I used to have an imaginary friend. His name was Duckie. He was a tiny yellow duckling that lived in my bathroom. Having read Memoirs of an Imaginary Friend by Matthew Dicks, I’m sad that he’s gone.
Brief Synopsis: Budo is very lucky. He’s been alive for five years, which is ancient for an imaginary friend. Max is Budo’s “imaginer.” Having Asperger’s, Max has kept Budo longer than most children keep their imaginary friends. Budo is Max’s best friend and confidant. When something unthinkable happens, it is up to Budo and a team of imaginary friends to save Max or help him save himself, even if doing so threatens Budo’s own existence.
Rating : 5/5 Stars
Overall impression: This book took me completely by surprise. It wasn’t on my list, but thanks to Google magic, an ad for it started following me around the internet. I caved and I am so glad I did. I absolutely loved this book.
I wasn’t sure what to expect. A story told from the perspective of an imaginary friend? It sounds like something that could very easily veer into the realm of cheese, but it doesn’t. It’s uplifting, funny and at times heartbreaking. There were times I laughed out loud and—I’m not going to lie—it made me ugly cry. I cried so hard my right nostril was stuffed for hours after finishing.
Does it have flaws? Of course it does, but I can forgive any number of flaws when a book can make me feel as strongly as this one did. Add it to your list. It’s a quick and easy read that I doubt you’ll regret.
What I liked (no spoilers): The details in this story are so creative and convincing. The cast of imaginary friends in this book are the creations of children and they exist EXACTLY as they are imagined. Children aren’t the most detail oriented of creatures, so if they forget to imagine that their friend has ears, then that friend doesn’t have ears. It is through this element that Dicks sets the rules for the fantastical portion of the story. For instance, Max imagines that Budo can pass through doors even when they are closed. Some children don’t consider this skill when imagining their friends, which means many get locked inside closets or rooms for days. No two friends are alike, making the possibilities endless and meeting new friends so much fun. Some have wings and can fly. Some are puppies. Some look almost human… one is even a spoon.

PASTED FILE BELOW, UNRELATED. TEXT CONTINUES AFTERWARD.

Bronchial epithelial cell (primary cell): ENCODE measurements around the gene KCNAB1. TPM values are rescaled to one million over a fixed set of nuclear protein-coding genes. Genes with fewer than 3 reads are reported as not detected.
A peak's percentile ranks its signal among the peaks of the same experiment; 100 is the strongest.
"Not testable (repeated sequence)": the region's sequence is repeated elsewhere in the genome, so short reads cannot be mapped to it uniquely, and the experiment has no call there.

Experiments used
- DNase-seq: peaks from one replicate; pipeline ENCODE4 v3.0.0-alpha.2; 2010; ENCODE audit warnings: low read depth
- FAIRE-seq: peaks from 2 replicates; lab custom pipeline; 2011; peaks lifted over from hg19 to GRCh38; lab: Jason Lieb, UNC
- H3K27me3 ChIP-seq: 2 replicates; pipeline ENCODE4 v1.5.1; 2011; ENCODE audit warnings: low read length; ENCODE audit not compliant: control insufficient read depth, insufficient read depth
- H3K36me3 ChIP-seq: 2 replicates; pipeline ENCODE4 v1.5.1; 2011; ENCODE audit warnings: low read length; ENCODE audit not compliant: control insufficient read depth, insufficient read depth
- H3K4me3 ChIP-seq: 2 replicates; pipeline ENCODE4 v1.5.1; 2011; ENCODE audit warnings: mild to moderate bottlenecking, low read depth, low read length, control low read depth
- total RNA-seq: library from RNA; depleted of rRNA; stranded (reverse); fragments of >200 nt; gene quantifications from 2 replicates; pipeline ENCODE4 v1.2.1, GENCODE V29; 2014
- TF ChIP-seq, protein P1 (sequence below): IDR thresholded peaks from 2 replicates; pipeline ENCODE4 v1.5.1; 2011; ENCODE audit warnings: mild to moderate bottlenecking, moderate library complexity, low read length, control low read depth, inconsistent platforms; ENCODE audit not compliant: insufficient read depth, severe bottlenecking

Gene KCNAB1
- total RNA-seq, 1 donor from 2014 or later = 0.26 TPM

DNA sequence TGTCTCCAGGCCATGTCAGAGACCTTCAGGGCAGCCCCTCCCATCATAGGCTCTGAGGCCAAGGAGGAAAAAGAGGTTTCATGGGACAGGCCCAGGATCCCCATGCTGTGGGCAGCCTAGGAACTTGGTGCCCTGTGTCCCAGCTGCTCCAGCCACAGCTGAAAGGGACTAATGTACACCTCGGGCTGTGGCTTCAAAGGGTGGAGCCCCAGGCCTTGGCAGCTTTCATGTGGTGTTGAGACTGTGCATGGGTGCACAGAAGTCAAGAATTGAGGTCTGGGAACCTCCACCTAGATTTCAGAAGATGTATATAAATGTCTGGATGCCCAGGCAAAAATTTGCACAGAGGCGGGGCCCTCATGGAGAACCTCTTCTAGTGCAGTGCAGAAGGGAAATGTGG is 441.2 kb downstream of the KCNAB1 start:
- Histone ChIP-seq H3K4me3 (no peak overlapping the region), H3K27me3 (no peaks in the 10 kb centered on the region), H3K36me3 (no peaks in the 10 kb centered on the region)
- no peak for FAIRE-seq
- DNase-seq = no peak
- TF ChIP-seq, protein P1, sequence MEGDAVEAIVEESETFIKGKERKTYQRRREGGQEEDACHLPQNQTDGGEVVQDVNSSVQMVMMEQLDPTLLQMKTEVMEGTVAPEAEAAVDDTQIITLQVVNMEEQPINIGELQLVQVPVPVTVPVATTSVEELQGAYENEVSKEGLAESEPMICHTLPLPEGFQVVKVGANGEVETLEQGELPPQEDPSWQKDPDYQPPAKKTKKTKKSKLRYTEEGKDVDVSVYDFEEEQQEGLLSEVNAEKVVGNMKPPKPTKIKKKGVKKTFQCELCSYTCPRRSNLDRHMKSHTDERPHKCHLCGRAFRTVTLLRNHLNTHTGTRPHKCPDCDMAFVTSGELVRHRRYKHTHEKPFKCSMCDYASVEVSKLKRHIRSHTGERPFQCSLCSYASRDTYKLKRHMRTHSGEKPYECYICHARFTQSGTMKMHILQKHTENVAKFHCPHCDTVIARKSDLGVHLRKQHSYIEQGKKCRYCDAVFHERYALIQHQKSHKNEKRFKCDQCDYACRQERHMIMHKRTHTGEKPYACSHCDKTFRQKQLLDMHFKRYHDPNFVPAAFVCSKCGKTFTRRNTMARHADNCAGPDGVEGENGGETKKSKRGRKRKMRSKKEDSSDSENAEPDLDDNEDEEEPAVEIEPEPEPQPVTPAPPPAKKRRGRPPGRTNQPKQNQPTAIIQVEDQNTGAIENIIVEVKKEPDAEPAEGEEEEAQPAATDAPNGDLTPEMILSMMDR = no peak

I also loved Max. It’s really hard not to. I don’t have any experience with Asperger’s in my life (though I watch Parenthood so I’m somewhat familiar with the symptoms), so to get a glimpse inside Max’s head is eye opening. He lives his life on the inside while everyone else lives their lives on the outside. So simple, yet profound, in a way that only children (or their imaginary friends) can be.
Also, I won’t spoil the main plot, but a quick glimpse at what people didn’t like about this book revealed that they thought the “unthinkable” thing that happens to Max is far fetched. I watch A LOT of Law and Order and I say it’s not far fetched at all. I’d say it’s pretty spot on as far as unthinkable acts go.
What I didn’t like (no spoilers): Honestly, not much. If I had one complaint it would be that some chapters felt like pure filler. We are at point A and need to get to point B, but before we do that, let’s check out this thing over here. I was so invested in Max’s situation, I just wanted to unravel it as quickly as possible! Then again, maybe Dicks just wants to force his readers to savor the ride… it’s definitely a good one.